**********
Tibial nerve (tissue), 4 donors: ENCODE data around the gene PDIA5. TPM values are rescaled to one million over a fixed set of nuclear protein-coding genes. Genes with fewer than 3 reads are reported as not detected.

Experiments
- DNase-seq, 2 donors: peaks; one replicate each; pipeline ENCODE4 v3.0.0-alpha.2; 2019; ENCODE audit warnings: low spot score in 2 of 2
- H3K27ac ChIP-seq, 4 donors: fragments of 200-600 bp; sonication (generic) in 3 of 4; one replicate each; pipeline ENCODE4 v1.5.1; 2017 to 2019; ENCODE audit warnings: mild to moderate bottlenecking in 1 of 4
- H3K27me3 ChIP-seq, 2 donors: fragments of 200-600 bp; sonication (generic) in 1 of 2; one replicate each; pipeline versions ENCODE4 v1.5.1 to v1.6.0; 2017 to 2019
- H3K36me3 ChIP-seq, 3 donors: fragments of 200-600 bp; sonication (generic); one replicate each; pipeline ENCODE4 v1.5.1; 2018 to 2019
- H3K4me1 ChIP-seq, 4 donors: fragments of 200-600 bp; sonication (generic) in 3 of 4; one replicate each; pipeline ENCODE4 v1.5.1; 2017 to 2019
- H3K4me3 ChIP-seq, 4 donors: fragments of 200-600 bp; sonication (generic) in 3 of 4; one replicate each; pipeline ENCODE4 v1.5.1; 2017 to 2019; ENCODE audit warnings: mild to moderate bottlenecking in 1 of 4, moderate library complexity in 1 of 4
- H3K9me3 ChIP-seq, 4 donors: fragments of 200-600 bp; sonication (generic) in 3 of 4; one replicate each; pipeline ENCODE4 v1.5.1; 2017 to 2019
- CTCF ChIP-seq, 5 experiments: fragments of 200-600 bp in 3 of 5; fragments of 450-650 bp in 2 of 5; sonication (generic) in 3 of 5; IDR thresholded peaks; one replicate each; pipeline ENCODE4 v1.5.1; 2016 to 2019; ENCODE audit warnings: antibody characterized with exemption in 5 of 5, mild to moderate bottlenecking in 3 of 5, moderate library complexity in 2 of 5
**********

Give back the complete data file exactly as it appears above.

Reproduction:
Tibial nerve (tissue), 4 donors: ENCODE data around the gene PDIA5. TPM values are rescaled to one million over a fixed set of nuclear protein-coding genes. Genes with fewer than 3 reads are reported as not detected.

Experiments
- DNase-seq, 2 donors: peaks; one replicate each; pipeline ENCODE4 v3.0.0-alpha.2; 2019; ENCODE audit warnings: low spot score in 2 of 2
- H3K27ac ChIP-seq, 4 donors: fragments of 200-600 bp; sonication (generic) in 3 of 4; one replicate each; pipeline ENCODE4 v1.5.1; 2017 to 2019; ENCODE audit warnings: mild to moderate bottlenecking in 1 of 4
- H3K27me3 ChIP-seq, 2 donors: fragments of 200-600 bp; sonication (generic) in 1 of 2; one replicate each; pipeline versions ENCODE4 v1.5.1 to v1.6.0; 2017 to 2019
- H3K36me3 ChIP-seq, 3 donors: fragments of 200-600 bp; sonication (generic); one replicate each; pipeline ENCODE4 v1.5.1; 2018 to 2019
- H3K4me1 ChIP-seq, 4 donors: fragments of 200-600 bp; sonication (generic) in 3 of 4; one replicate each; pipeline ENCODE4 v1.5.1; 2017 to 2019
- H3K4me3 ChIP-seq, 4 donors: fragments of 200-600 bp; sonication (generic) in 3 of 4; one replicate each; pipeline ENCODE4 v1.5.1; 2017 to 2019; ENCODE audit warnings: mild to moderate bottlenecking in 1 of 4, moderate library complexity in 1 of 4
- H3K9me3 ChIP-seq, 4 donors: fragments of 200-600 bp; sonication (generic) in 3 of 4; one replicate each; pipeline ENCODE4 v1.5.1; 2017 to 2019
- CTCF ChIP-seq, 5 experiments: fragments of 200-600 bp in 3 of 5; fragments of 450-650 bp in 2 of 5; sonication (generic) in 3 of 5; IDR thresholded peaks; one replicate each; pipeline ENCODE4 v1.5.1; 2016 to 2019; ENCODE audit warnings: antibody characterized with exemption in 5 of 5, mild to moderate bottlenecking in 3 of 5, moderate library complexity in 2 of 5